Hong Kong (CNN) -- Two people in China have died and another remains critical after falling ill with a strain of bird flu not detected before in humans, the official Chinese news agency Xinhua reported.
Both of those who died, men aged 27 and 87, lived in Shanghai, while a 35-year-old woman in Chuzhou city in nearby Anhui province is in the hospital, the Chinese National Health and Family Planning Commission said Sunday, according to Xinhua.
The victims all had initial symptoms of fever and coughing that then developed into severe pneumonia and difficulty in breathing, Xinhua reported. A team of experts assigned by the health commission established that the three cases were human infections of H7N9 avian influenza, which has not been found in humans previously, the news agency reported.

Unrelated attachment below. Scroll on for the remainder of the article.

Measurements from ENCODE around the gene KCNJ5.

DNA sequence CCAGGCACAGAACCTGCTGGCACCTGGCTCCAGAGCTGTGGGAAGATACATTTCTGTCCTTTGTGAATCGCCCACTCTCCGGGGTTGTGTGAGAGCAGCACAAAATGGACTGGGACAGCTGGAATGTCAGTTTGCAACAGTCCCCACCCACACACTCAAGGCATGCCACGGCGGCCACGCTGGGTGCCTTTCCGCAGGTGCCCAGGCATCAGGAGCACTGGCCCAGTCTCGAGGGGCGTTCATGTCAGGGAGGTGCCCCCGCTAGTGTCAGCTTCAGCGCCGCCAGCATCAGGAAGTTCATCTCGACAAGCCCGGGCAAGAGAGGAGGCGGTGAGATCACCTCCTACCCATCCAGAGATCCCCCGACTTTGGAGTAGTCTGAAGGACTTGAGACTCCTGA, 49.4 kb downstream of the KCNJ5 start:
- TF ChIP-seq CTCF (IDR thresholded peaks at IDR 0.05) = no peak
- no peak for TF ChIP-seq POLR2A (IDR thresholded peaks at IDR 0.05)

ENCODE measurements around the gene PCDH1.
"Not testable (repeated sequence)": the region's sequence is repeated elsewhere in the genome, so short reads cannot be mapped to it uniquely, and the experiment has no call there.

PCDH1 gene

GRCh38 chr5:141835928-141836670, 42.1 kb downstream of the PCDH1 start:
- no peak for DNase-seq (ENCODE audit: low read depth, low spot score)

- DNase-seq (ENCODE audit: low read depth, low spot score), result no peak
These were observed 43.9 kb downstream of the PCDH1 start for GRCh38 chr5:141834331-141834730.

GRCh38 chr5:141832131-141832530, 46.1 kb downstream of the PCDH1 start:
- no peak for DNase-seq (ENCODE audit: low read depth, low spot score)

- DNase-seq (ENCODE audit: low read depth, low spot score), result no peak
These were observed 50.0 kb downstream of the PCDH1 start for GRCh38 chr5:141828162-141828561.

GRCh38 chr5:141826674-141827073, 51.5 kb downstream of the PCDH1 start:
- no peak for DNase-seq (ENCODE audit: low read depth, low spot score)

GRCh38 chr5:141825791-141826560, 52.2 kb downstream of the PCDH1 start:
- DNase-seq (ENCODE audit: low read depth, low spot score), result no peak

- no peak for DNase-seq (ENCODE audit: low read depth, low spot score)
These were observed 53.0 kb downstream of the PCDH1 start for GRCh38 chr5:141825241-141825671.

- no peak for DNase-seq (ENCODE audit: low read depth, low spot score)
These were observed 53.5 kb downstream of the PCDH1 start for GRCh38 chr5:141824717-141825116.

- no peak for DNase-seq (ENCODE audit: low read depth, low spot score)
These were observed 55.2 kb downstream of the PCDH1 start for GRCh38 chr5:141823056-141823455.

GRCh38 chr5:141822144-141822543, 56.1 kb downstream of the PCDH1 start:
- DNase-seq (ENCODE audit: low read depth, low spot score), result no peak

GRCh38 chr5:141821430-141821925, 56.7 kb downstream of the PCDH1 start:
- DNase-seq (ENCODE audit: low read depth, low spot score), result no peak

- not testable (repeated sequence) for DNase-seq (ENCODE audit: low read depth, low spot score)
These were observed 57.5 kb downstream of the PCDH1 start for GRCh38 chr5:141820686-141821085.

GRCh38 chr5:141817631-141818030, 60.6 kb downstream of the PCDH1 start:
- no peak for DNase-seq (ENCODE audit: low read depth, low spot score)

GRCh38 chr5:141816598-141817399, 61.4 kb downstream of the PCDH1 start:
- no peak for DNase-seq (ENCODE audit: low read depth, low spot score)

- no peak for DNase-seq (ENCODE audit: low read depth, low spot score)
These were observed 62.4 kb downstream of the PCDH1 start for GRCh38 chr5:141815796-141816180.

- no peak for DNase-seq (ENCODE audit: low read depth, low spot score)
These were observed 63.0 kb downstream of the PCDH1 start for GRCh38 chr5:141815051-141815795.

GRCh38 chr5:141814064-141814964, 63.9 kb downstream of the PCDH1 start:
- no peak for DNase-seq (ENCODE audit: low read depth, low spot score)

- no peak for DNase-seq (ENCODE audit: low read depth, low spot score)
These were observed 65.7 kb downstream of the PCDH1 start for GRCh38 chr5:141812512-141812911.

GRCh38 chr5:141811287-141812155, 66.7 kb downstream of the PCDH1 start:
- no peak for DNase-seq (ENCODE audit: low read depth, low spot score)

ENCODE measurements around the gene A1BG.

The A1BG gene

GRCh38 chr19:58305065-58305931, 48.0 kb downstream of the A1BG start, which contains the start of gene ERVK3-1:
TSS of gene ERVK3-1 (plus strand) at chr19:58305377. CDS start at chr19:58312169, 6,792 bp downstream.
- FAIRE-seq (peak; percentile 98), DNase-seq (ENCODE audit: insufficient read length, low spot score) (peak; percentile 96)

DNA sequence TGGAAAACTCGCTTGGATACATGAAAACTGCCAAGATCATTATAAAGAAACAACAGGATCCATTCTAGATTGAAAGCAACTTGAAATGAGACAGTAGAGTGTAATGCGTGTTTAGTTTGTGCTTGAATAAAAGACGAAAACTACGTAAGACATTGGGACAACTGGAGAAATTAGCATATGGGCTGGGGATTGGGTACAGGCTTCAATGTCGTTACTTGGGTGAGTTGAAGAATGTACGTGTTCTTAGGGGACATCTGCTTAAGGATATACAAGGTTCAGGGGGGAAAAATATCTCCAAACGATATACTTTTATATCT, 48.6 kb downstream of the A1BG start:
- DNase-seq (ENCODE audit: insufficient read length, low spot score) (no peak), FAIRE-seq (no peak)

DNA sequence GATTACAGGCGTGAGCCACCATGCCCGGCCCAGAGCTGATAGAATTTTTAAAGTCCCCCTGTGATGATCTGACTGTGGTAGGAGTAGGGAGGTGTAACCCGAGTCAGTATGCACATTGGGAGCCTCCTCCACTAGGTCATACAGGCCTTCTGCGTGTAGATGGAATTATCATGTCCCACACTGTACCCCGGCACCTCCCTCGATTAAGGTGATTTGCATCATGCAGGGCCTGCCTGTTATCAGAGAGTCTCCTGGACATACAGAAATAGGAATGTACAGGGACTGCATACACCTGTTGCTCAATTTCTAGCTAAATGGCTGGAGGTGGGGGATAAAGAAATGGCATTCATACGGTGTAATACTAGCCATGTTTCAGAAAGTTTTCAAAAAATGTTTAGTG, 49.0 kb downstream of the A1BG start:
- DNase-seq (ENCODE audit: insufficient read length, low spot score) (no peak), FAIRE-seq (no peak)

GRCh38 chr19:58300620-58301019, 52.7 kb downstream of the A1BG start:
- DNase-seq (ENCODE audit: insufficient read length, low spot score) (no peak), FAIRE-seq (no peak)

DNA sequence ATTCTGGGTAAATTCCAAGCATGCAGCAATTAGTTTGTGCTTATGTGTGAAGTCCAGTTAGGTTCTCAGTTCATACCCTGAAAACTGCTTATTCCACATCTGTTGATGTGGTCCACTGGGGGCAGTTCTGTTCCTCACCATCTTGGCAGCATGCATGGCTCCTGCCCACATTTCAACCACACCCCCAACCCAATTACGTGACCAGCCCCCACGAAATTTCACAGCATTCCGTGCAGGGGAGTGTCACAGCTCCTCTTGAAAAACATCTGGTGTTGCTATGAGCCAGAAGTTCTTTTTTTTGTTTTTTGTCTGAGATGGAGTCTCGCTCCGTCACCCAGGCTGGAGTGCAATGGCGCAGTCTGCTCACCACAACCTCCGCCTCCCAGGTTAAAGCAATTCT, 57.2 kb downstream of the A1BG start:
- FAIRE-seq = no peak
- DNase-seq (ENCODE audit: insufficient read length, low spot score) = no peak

Investigators haven't yet figured out how the three people contracted the virus, according to the commission. It ruled out the theory that they had infected one another. None of the 88 people who had close contact with the victims have shown symptoms, it said, suggesting the virus isn't highly contagious among humans.
According to Xinhua, the 87-year-old man fell ill on February 19 and died on March 4; the 27-year-old man became unwell on February 27 and died on March 10; and the female victim got sick on March 9. The Chinese Center for Disease Control and Preservation on Friday separated the H7N9 bird flu virus from samples from the victims, Xinhua reported.
Because these three people are the only human cases of H7N9 detected so far, little research has been carried out on it, the news agency noted. There are no known vaccines against this virus, it said. The better known H5N1 avian flu virus has infected more than 600 people since 2003, of which 371 died, according to the World Health Organization (WHO).
In February, China reported two new human cases of H5N1 in the southern province of Guizhou, both of whom were in a critical condition, the WHO said.
A spike in H5N1 deaths, many of them children, has been reported in Cambodia, prompting concern among health authorities.